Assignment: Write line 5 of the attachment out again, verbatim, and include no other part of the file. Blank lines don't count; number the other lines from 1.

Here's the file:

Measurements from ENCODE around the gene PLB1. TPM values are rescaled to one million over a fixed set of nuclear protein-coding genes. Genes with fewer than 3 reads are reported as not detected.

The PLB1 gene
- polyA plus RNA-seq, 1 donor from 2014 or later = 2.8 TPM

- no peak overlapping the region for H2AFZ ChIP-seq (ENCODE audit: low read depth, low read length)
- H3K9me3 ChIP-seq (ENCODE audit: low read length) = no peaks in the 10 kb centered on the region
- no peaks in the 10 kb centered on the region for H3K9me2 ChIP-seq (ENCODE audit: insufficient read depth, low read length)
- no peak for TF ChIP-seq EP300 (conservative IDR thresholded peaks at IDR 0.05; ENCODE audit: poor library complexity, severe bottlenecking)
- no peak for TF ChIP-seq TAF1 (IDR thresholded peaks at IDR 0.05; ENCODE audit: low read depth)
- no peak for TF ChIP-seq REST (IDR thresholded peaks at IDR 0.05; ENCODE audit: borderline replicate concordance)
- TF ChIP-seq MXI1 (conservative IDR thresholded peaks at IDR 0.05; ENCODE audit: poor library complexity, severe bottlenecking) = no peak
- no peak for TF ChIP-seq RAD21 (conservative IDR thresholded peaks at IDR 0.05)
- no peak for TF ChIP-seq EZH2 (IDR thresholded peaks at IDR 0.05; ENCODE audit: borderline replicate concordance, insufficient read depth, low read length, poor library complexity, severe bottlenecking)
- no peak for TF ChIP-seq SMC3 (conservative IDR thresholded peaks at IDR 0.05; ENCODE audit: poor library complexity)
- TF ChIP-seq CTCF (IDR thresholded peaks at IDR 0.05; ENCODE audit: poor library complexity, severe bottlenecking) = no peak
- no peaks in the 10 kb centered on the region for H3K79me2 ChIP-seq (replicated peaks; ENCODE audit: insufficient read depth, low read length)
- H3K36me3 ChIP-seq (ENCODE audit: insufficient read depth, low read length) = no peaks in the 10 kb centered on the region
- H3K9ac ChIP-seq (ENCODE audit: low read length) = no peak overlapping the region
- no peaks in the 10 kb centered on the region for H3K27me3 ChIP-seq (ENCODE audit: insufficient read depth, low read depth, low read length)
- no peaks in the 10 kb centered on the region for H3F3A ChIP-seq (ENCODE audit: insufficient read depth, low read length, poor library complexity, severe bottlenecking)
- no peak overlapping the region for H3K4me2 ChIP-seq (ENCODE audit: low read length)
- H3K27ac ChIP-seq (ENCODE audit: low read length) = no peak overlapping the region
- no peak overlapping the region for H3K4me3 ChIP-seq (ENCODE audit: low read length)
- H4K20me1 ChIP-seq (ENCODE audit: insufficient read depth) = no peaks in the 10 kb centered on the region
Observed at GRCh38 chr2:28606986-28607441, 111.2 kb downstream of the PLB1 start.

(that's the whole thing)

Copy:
- H3K9me3 ChIP-seq (ENCODE audit: low read length) = no peaks in the 10 kb centered on the region